This is a strong position. But there are major challenges ahead over the next decade. Global competition is growing as other countries recognise the economic value of creativity. To face this, our creative industries need the best possible business support structures in place and an abundant pool of talented people with the right skills to meet the needs of an expanding creative sector.

European Innovation Scoreboard 2007:

Based on their innovation performance, the countries included in the EIS 2007 fall into the following country groups:
* The innovation leaders include Denmark, Finland, Germany, Israel, Japan, Sweden, Switzerland, the UK and the US. Sweden is the most innovative country, largely due to strong innovation inputs although it is less efficient than some other countries in transforming these into innovation outputs.
* The innovation followers include Austria, Belgium, Canada, France, Iceland, Ireland, Luxembourg, and the Netherlands.
* The moderate innovators include Australia, Cyprus, Czech Republic, Estonia, Italy, Norway, Slovenia and Spain.
* The catching-up countries include Bulgaria, Croatia, Greece, Hungary, Latvia, Lithuania, Malta, Poland, Portugal, Romania and Slovakia. Turkey currently performs below the other countries.

The State of Indian Design: For a designer or advertising creative, India is a pretty exciting place to be right now.
A Powerful New Tool for Patent Valuation: The small, Chicago-based Patent Board offers clients a way to estimate the potential worth of an idea.
Happy reading

Technology trade

The Center for American Progress has released a new report early this week — Our Nation’s Surprising Technology Trade Deficit:

A snapshot of global trade statistics in advanced technology products since 2002 reveals that U.S. economic competitiveness in innovation may be slipping away. Surprisingly, the United States has recorded a deficit in high-technology products over the past five years. By the end of 2007, our nation’s high-tech deficit reached new record highs, measured either in absolute terms or as a share of the overall trade deficit.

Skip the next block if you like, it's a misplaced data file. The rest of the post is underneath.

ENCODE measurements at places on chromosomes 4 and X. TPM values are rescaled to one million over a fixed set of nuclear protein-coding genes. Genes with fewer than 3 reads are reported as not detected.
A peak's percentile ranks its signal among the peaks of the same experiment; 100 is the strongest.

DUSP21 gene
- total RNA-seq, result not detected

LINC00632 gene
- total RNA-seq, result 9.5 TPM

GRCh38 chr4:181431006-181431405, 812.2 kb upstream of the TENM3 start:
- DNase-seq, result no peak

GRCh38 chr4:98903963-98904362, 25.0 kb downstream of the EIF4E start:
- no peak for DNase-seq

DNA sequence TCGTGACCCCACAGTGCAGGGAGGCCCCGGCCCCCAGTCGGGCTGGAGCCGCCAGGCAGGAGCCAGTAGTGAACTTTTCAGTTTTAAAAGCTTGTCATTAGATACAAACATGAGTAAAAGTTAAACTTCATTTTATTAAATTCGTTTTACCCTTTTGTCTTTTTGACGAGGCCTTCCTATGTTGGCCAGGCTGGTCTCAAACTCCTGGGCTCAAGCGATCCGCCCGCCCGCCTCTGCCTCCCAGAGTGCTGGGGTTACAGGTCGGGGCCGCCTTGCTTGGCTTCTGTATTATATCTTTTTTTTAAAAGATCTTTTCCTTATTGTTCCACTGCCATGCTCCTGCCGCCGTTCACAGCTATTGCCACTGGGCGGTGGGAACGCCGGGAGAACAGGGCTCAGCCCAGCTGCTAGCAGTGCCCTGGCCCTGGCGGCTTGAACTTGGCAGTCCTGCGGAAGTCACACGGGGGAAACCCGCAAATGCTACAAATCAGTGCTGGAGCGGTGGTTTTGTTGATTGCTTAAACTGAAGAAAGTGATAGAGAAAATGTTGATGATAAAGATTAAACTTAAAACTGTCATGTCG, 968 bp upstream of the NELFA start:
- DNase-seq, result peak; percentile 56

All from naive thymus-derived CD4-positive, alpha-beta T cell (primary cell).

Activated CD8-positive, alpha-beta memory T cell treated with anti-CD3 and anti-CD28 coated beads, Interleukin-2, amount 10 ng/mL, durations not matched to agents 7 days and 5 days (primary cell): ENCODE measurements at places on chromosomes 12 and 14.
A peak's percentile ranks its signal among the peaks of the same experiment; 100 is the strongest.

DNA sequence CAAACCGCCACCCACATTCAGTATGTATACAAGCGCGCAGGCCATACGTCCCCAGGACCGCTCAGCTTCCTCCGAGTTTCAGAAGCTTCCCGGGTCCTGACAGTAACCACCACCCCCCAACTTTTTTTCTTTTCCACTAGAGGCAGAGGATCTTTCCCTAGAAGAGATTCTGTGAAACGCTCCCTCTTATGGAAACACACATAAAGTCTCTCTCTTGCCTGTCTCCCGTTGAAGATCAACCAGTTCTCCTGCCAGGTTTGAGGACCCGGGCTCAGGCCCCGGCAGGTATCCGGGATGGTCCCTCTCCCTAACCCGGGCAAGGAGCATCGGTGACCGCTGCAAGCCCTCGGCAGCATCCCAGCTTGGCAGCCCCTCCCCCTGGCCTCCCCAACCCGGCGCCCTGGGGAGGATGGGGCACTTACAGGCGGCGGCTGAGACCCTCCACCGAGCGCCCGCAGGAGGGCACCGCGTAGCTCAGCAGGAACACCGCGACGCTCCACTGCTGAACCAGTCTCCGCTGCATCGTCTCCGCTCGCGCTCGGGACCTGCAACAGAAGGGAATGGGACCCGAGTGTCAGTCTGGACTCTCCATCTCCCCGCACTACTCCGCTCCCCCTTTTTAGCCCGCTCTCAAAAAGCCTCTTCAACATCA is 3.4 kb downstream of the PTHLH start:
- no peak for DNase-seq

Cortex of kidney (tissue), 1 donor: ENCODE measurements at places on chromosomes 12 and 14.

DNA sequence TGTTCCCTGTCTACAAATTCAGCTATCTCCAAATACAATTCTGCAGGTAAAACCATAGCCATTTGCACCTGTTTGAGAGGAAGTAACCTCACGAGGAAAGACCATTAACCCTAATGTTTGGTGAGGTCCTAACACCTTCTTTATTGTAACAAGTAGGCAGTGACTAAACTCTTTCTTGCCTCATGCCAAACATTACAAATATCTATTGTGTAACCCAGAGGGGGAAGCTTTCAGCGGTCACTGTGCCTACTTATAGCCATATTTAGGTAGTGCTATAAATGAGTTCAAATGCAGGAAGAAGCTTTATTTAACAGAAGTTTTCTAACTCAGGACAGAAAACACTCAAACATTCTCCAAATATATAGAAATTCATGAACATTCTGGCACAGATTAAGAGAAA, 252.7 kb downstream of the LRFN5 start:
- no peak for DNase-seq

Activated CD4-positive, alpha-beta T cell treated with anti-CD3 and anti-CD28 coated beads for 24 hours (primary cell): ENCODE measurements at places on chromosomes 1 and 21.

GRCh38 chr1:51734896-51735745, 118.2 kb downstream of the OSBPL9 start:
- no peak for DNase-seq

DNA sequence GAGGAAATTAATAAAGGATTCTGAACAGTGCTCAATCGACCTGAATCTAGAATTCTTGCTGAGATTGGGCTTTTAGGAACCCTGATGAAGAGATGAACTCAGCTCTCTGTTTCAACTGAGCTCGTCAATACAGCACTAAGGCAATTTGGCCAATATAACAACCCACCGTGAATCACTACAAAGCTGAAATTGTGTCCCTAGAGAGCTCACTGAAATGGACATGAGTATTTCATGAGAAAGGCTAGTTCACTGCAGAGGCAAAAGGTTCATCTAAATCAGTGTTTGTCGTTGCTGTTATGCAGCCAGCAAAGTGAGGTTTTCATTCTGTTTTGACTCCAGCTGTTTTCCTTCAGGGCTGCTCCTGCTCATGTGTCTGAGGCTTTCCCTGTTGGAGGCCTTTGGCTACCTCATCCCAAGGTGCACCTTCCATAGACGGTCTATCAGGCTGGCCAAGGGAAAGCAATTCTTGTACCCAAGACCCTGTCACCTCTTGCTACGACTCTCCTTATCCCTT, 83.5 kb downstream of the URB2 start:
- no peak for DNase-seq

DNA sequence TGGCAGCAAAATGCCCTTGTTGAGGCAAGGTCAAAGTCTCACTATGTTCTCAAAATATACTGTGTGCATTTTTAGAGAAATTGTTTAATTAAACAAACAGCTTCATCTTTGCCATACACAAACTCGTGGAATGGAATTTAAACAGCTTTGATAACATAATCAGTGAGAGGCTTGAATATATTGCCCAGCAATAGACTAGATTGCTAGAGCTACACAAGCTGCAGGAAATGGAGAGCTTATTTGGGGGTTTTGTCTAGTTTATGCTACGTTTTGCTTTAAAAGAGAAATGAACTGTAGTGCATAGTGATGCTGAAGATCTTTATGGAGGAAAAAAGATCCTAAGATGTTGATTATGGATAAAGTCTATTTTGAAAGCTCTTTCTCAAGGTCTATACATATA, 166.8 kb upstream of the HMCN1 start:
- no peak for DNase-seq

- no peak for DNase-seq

This isn’t new news to those who have been following trade. As I’ve noted in every posting on the intangibles trade, “The last monthly surplus in Advanced Technology Products was in June 2002 and the last sustained series of monthly surpluses were in the first half of 2001.”
The report comes to the conclusion that we need an innovation policy:

A larger and more deep-seated problem, however, has been the dramatic difference between U.S. innovation policies and those of our global competitors. As other countries have been investing in innovation to create a skilled workforce and encourage more research and development, the United States has, by and large, neglected to make innovation a policy priority. The U.S. high-tech trade deficit finds its roots in the negligence of our innovation policy and requires a strong policy response.

I would second that recommendation.

An intangible pays off

This little tidbit from Vickie Elmer’s “Working” column in yesterday’s Washington Post — The Best Pay Less:

The members of Fortune magazine’s Most Admired Companies pay less for talent than less-admired companies in their industry, especially for workers outside the executive suite, according to management consultant Hay Group.
The companies pay about 5 percent less overall for talent because they have less need to hire expensive outsiders, according to Hay, which has worked with Fortune to identify and rank the most admired firms. The list includes Apple, General Electric, Google, Starbucks and Goldman Sachs.
“These companies achieve more with less because they tend to be better at giving people more rounded experiences and development, and do not have to rely so much on [salaries] . . . to persuade their people to perform,” said Hay’s Tom McMullen.
They give bonuses to staff members at all levels, including team bonuses for those “who deliver on strategy.” They pay higher salaries and bonuses to senior executives who inspire the troops.
“No doubt the cachet of working with one of the world’s top companies is a motivating factor, too,” McMullen said.

So, bottom line is that the intangible of a good reputation is good for the bottom line.